The idea is that the more this technology develops, the more robots will be able to 'understand' and read situations, and determine their response as a result of the information that they pick up.
WHY ARE PEOPLE WORRIED ABOUT AI?
Many people have concerns about AI technology and teaching robots too much.
Famous scientist Sir Stephen Hawking spoke out about it in the past. He said that although the AI we've made so far has been very useful and helpful, he worried that if we teach robots too much, they could become smarter than humans and potentially cause problems.
Sir Stephen Hawking spoke out about AI and said that he had concerns that the technology could cause problems in the future
People have expressed concerns about privacy too. For example, critics think that it could become a problem if AI learns too much about what we like to look at online and encourages us to spend too much time on electronic devices.
Another concern about AI is that if robots and computers become very intelligent, they could learn to do jobs which people would usually have to do, which could leave some people unemployed.
Other people disagree, saying that the technology will never be as advanced as human thoughts and actions, so there is not a danger of robots 'taking over' in the way that some critics have described.
ARTIFICIAL INTELLIGENCE (AI)
DEFINITION - WHAT DOES ARTIFICIAL INTELLIGENCE (AI) MEAN?
Artificial intelligence (AI) is an area of computer science that emphasizes the creation of intelligent machines that work and react like humans. Some of the activities computers with artificial intelligence are designed for include:
TECHOPEDIA EXPLAINS ARTIFICIAL INTELLIGENCE (AI)
Artificial intelligence is a branch of computer science that aims to create intelligent machines. It has become an essential part of the technology industry.
Research associated with artificial intelligence is highly technical and specialized. The core problems of artificial intelligence include programming computers for certain traits such as:
Ability to manipulate and move objects
Free Download: AI in the Insurance Industry: 26 Real-World Use Cases
Knowledge engineering is a core part of AI research. Machines can often act and react like humans only if they have abundant information relating to the world. Artificial intelligence must have access to objects, categories, properties and relations between all of them to implement knowledge engineering. Initiating common sense, reasoning and problem-solving power in machines is a difficult and tedious task.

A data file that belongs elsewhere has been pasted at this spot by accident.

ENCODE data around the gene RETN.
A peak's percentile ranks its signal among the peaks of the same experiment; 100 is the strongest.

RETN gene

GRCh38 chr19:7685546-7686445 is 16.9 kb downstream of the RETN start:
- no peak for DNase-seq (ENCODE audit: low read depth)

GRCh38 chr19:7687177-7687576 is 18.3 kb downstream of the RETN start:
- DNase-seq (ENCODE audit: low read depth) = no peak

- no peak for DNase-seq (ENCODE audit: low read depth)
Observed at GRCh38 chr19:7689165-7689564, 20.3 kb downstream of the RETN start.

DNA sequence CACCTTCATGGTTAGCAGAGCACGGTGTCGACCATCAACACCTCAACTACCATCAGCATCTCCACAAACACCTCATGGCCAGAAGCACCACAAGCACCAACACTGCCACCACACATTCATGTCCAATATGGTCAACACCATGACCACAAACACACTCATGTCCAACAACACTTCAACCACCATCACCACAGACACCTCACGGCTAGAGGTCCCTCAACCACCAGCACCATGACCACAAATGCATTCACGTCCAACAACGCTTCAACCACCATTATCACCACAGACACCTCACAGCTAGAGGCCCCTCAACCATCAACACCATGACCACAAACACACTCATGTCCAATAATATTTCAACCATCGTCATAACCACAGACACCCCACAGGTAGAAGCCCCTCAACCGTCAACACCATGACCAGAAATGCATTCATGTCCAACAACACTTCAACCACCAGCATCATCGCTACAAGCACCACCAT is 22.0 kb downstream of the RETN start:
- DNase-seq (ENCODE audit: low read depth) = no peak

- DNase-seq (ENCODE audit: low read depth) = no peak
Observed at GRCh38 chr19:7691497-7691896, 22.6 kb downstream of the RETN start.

Machine learning is also a core part of AI. Learning without any kind of supervision requires an ability to identify patterns in streams of inputs, whereas learning with adequate supervision involves classification and numerical regressions.
Classification determines the category an object belongs to and regression deals with obtaining a set of numerical input or output examples, thereby discovering functions enabling the generation of suitable outputs from respective inputs. Mathematical analysis of machine learning algorithms and their performance is a well-defined branch of theoretical computer science often referred to as computational learning theory.
Machine perception deals with the capability to use sensory inputs to deduce the different aspects of the world, while computer vision is the power to analyze visual inputs with a few sub-problems such as facial, object and gesture recognition.
Robotics is also a major field related to AI. Robots require intelligence to handle tasks such as object manipulation and navigation, along with sub-problems of localization, motion planning and mapping.
[Master Deep Learning and build a career in AI, with this highly sought from Coursera.]
TURING TEST: WHY IT STILL MATTERS
Could everything we know and do one day be reproduced
by a complicated enough computer program
installed in a complicated enough robot?
originally published in ‘The Conversation’ 2 October 2019,
Harry Collins, Professor of Social Science, Cardiff University
Image via Shutterstock
We’re entering the age of artificial intelligence. And as AI programs gets better and better at acting like humans, we will increasingly be faced with the question of whether there’s really anything that special about our own intelligence, or if we are just machines of a different kind. Could everything we know and do one day be reproduced by a complicated enough computer program installed in a complicated enough robot?
In 1950, computer pioneer and wartime codebreaker Alan Turing made one of the most influential attempts to tackle this issue. In a landmark paper, he suggested that the vagueness could be taken out of the question of human and machine intelligence with a simple test. This “Turing Test” assesses the ability of a computer to mimic a human, as judged by another human who could not see the machine but could ask it written questions.
In the last few years, several pieces of AI software have been described as having beaten the Turing Test. This has led some to argue that the test is too easy to be a useful judge of artificial intelligence. But I would argue that the Turing Test hasn’t actually been passed at all. In fact, it won’t be passed in the foreseeable future. But if one day a properly designed Turing Test is passed, it will give us cause to worry about our unique status.